- Challenge to Conversion Activities: The growth of the Birsait sect posed a formidable challenge to the British administration’s conversion activities, as it encouraged tribals to return to their roots and resist Western influence.
- Revival of Tribal Culture: Birsa Munda is credited with reviving traditional tribal culture, which had been negatively affected by Christian missionary activities, through the establishment of the Birsait sect.
- Birsait as a Unifying Force: The sect not only served as a religious movement but also as a unifying force that brought together various tribal groups in a collective struggle against British rule and cultural encroachment.
Detailed Account of Major Events During the Uprising
- Christmas Eve, 1899: Birsa Munda, the leader of the uprising, gathered a force of 6,000 Mundas armed with traditional weapons like swords, spears, battle-axes, and bows and arrows. They launched an attack on police stations, officials, churches, and missionaries.
- Attack on Churches: The rebels targeted churches in the Ranchi and Singbhum districts. The Anglican Mission at Murhu and the Roman Catholic mission at Sarwada were the main targets.
- Attack on Police Stations: By January 1900, the focus of the rebels had shifted to police stations, causing widespread panic. There were rumors that Birsa’s followers would attack Ranchi, leading to further panic.
- Attack on Landlords and Moneylenders: The rebels also raided the properties of moneylenders and zamindars. They used poisoned arrows to kill many police officers and Britishers, and many traders’ houses were burnt.
- Raising of the White Flag: The rebels raised the white flag as a symbol of Birsa Raj, a rebellion to establish Munda rule in the land.
- Defeat and Capture of Birsa Munda: On January 9, 1900, the rebels were defeated. Birsa Munda was captured at the beginning of February 1900. He was put on trial along with nearly 350 Mundas. Of them, three were hanged and 44 were transported for life.
- Death of Birsa Munda: Birsa Munda died in jail in June 1900. The British declared that he died of cholera.
Despite the defeat, the uprising had a significant impact on the tribal movement of India. It sent a message across the borders that the tribal people knew how to raise their voice and to fight for their rights.
Immediate Consequences of the Uprising and the Response of the British Colonial Authorities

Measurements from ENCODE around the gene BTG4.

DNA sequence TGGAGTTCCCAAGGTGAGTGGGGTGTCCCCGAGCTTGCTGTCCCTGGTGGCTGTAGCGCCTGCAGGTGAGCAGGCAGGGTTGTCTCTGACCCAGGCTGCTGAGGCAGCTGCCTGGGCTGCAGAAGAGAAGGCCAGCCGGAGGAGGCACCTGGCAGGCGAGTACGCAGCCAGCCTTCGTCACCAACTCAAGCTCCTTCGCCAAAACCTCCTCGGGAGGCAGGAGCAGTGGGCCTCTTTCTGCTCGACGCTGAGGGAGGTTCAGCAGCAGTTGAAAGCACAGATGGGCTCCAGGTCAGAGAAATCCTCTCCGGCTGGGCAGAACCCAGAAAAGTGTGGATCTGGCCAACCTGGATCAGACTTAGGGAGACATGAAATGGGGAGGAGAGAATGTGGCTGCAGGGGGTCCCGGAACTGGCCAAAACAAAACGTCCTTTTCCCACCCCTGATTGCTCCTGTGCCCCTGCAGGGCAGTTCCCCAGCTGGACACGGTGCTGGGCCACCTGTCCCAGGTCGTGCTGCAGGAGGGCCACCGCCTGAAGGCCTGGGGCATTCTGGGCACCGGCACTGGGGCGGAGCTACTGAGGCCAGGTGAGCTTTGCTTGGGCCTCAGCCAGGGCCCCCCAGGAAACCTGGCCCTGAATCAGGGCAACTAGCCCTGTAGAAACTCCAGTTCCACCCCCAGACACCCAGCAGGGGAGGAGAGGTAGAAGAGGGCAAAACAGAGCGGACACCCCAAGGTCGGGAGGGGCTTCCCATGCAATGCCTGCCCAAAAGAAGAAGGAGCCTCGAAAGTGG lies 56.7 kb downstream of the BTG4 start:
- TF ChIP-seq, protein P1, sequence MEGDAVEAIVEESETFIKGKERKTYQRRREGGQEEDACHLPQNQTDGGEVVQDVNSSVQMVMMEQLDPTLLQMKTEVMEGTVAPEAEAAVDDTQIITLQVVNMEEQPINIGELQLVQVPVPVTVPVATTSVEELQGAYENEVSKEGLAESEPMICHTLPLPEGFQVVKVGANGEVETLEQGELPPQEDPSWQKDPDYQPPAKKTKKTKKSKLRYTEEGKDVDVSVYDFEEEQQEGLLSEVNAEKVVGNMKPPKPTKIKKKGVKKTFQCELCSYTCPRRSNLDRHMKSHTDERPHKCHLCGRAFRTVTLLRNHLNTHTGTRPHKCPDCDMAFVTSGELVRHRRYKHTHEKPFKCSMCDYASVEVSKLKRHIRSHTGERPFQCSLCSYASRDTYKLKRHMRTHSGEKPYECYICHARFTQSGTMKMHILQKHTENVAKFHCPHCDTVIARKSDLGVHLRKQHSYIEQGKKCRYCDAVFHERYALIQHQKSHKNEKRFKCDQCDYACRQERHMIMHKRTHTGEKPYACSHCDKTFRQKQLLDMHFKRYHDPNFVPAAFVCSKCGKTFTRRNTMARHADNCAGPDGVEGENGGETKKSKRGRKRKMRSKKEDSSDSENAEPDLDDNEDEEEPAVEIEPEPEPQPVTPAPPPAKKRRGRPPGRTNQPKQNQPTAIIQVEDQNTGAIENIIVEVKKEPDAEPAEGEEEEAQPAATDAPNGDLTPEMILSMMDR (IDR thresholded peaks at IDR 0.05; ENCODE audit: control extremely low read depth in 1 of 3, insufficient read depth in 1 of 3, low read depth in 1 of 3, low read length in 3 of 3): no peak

- The British colonial authorities were alarmed by the growing popularity and strength of Birsa Munda and his followers. In response, they deployed a large army to crush the rebellion, which came to be known as the Ulgulan (Great Tumult) or the Munda Rebellion.
- The British faced stiff resistance from the tribal warriors, who fought with traditional weapons like bows, arrows, axes, and swords.
- The rebellion lasted from 1899 to 1900, spreading across several districts of Jharkhand.
- Birsa Munda was arrested by the British on 3 March 1900, while he was sleeping with his guerilla army at Jamkopai forest in Chakradharpur.
- On 9 January 1900, the rebels were defeated. Birsa was captured and died in jail. Nearly 350 Mundas were put on trial, and of them, three were hanged and 44 transported for life.
- The British authorities launched a massive campaign to crush Birsa Munda’s Ulgulan (great rebellion), deploying thousands of troops, police, and informers. They also tried to discredit him by spreading rumours and propaganda.
- The British colonial authorities undertook a beat and search mode from 13 January to 26 January 1900.
- The rebellion prompted the administrative expansion of the region, which opened education-based new job opportunities, encouraging Adivasis to focus on attaining education.
- The British move impelled by Birsa’s struggle created an impression in the Adivasi psyche that land question was now a settled matter.
- The rebellion led to some recognition of the tribe’s khuntkatti rights through the Chotanagpur Tenancy and the outcome of the Munda Rebellion prohibited the forced labour system or Beth Begri.
Changes in Tribal Rights and Land Ownership as a Result of the Uprising
- The Birsa movement jolted the British government. They started land settlement operations that could provide agrarian security to the Mundas.
- The subsequent legislation – Tenancy Amendment Act of 1903 – prohibited or restrained Adivasi land transfer by sale or mortgage.
- British officials conceded and prepared a ‘records of rights’ of the tribal land owners after the death of Birsa Munda.
- The Chotanagpur Tenancy Act of 1908 put in place restrictions on the sale or transfer of tribal lands.
- The passing of the Chotanagpur Tenancy Act was a monumental victory for the Munda cause as it prevented land alienation by formalising the Khuntkhatti system. Essentially, the act prohibits the transfer of land to non-tribals to ensure community ownership.
Influence of the Uprising on Other Tribal Movements and the Broader Indian Independence Movement
- The Munda Ulgulan (rebellion) was a significant tribal revolt in the history of Indian Independence. Despite its unfavorable end, it sent a strong message that tribal people were capable of raising their voice against oppression.
- The rebellion demonstrated that the British were not invincible, inspiring the broader Indian independence movement.
- The Munda Rebellion influenced other tribal movements, as it showed the power of collective action against oppressive forces.
- The rebellion led to the establishment of the Chotanagpur Tenancy Act in 1908, which banned the transfer of tribal lands to non-tribal owners. This legal change was a significant outcome of the rebellion and had a lasting impact on tribal rights.
- The rebellion was influenced by Christianity, which helped to develop the Munda philosophy and its global influence.
- The rebellion was a representation of the lived experiences of a Munda as a convert Christian, raised in a colonial state under a belief system that belittled his own.
- The rebellion was deeply influenced by tribal chieftains, also known as Sardars, and their silent resistance to British rule between 1858 and 1896.
- The rebellion strengthened India’s freedom struggle, as it demonstrated the power of tribal communities to resist colonial rule.
- The rebellion was a significant event in the Indian independence movement, challenging the British colonizers, zamindars, and missionaries.
- The rebellion challenged unfair land grabbing practices by colonial and local authorities, which demolished the tribal conventional land system.